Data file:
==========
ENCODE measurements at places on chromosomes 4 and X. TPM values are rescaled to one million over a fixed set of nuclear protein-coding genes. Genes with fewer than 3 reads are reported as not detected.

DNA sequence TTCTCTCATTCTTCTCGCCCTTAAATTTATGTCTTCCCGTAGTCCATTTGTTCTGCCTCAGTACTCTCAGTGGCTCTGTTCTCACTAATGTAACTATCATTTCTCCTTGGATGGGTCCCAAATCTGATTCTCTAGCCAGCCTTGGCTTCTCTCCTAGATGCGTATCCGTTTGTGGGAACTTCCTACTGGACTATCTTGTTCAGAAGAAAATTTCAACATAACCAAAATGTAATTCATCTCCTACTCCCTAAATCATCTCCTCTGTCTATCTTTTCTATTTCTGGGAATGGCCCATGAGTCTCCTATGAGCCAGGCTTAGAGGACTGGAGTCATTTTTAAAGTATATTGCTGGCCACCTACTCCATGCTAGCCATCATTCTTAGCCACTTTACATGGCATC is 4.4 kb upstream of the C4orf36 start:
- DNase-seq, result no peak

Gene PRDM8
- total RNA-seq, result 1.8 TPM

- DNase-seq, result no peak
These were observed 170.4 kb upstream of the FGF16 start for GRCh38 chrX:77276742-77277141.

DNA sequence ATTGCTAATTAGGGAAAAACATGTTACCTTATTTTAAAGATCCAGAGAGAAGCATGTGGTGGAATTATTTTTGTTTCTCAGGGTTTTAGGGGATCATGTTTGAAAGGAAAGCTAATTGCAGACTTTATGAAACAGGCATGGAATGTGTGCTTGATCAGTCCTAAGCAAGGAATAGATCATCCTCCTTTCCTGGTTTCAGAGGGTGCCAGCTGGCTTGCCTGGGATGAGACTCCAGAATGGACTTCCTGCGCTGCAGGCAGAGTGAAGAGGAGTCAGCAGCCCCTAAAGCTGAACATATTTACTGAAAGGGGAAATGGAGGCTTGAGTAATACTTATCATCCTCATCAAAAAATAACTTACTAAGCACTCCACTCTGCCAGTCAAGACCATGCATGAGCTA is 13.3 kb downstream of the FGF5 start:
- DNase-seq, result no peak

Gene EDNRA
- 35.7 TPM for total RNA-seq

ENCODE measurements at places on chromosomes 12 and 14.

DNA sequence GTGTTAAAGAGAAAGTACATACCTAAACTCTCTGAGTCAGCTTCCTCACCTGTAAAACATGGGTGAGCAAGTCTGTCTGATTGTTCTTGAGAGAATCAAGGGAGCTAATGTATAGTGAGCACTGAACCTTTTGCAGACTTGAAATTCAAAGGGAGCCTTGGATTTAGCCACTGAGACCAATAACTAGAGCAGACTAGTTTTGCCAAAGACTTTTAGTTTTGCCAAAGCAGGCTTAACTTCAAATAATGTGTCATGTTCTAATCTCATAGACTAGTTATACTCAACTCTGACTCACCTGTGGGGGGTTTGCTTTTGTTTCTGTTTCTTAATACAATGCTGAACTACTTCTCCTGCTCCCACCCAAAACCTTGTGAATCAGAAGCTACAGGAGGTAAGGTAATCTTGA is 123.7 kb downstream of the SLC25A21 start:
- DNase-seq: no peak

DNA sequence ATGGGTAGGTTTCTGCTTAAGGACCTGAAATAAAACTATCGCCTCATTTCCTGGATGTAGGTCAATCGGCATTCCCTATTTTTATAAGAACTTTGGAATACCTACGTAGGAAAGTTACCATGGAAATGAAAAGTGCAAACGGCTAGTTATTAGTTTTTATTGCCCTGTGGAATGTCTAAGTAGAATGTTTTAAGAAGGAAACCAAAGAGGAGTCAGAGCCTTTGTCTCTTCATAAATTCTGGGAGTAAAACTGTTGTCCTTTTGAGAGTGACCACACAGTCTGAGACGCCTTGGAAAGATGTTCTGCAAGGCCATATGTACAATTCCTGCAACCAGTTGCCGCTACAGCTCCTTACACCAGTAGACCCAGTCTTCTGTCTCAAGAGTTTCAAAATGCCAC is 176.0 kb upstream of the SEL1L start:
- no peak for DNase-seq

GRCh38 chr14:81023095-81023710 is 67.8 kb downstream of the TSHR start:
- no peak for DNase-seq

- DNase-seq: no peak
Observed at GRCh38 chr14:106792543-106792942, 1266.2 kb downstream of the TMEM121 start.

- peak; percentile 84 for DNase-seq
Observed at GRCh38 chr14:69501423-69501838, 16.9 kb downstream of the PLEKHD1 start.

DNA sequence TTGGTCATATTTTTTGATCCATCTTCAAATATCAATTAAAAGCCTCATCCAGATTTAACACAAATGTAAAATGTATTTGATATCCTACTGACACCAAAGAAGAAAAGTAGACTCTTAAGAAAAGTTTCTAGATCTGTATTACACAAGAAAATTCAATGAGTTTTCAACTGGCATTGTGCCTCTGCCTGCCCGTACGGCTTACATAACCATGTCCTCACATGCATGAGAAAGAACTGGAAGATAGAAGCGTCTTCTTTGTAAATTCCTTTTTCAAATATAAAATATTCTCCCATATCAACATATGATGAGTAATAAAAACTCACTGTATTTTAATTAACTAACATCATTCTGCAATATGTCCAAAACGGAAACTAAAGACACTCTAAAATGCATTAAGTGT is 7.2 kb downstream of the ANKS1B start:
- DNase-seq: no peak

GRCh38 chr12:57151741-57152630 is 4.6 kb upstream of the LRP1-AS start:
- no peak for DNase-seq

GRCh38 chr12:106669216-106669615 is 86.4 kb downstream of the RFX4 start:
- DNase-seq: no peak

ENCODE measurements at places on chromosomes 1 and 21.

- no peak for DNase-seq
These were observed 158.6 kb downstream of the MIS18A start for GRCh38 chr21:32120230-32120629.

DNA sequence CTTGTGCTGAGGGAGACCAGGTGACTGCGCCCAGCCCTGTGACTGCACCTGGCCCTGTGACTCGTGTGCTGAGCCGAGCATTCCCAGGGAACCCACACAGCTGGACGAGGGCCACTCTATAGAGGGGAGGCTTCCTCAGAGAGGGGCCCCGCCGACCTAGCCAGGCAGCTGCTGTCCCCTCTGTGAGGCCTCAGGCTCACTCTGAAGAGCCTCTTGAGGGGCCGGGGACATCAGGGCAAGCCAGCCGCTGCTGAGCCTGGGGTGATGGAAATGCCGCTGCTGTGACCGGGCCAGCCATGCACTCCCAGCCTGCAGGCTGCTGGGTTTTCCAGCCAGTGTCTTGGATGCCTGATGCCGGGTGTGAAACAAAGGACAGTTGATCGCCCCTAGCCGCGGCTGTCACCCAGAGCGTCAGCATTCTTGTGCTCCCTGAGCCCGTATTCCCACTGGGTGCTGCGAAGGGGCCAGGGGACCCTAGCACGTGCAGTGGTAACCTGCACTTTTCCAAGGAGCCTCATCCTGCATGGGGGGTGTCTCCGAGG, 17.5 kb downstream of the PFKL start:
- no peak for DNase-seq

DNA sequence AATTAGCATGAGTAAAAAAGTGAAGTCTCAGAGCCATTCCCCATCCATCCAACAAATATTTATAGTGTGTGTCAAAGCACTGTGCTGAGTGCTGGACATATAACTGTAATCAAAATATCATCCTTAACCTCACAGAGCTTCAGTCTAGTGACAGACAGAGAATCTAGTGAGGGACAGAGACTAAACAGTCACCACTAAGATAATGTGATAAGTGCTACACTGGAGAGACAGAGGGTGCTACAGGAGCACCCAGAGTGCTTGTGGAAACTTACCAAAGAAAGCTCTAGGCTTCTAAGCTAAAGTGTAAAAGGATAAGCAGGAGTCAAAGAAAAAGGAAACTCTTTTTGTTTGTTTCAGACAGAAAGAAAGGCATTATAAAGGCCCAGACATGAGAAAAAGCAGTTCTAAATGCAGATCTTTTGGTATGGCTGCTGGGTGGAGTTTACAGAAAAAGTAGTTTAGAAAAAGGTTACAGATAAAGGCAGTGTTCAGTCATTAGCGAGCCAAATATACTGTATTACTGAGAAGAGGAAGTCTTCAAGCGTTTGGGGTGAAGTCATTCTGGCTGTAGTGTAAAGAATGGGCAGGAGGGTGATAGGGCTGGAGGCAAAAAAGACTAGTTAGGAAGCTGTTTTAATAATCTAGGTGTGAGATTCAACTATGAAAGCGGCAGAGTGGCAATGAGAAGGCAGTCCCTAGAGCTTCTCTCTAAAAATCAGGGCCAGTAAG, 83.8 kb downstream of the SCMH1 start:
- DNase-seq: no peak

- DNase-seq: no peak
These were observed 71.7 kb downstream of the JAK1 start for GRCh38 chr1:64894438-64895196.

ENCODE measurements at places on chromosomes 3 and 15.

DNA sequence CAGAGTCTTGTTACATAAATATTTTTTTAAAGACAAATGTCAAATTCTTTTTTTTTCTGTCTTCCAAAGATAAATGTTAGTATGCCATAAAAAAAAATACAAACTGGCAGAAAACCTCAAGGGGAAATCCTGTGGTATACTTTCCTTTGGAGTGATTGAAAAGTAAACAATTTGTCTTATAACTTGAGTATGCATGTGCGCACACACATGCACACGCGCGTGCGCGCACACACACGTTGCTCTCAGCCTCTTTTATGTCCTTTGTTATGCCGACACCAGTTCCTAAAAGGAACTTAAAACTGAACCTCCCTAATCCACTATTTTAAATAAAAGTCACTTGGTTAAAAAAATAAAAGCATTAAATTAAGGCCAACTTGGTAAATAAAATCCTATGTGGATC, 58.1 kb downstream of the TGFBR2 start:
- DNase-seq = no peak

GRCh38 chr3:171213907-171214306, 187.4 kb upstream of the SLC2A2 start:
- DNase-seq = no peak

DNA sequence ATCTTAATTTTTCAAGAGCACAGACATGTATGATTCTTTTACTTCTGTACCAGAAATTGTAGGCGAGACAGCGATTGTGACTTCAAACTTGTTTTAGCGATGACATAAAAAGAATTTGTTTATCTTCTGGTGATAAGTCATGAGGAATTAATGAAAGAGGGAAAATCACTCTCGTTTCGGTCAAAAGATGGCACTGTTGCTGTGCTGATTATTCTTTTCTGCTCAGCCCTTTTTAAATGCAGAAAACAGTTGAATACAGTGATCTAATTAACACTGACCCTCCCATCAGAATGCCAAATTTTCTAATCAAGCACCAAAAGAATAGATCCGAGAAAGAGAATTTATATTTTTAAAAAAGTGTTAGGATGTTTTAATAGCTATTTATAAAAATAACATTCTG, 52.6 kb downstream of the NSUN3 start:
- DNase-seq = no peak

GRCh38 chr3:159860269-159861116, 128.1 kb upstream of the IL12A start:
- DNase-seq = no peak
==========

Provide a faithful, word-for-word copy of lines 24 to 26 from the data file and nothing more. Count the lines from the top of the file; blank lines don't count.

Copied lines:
- DNase-seq: no peak

GRCh38 chr12:57151741-57152630 is 4.6 kb upstream of the LRP1-AS start:
- no peak for DNase-seq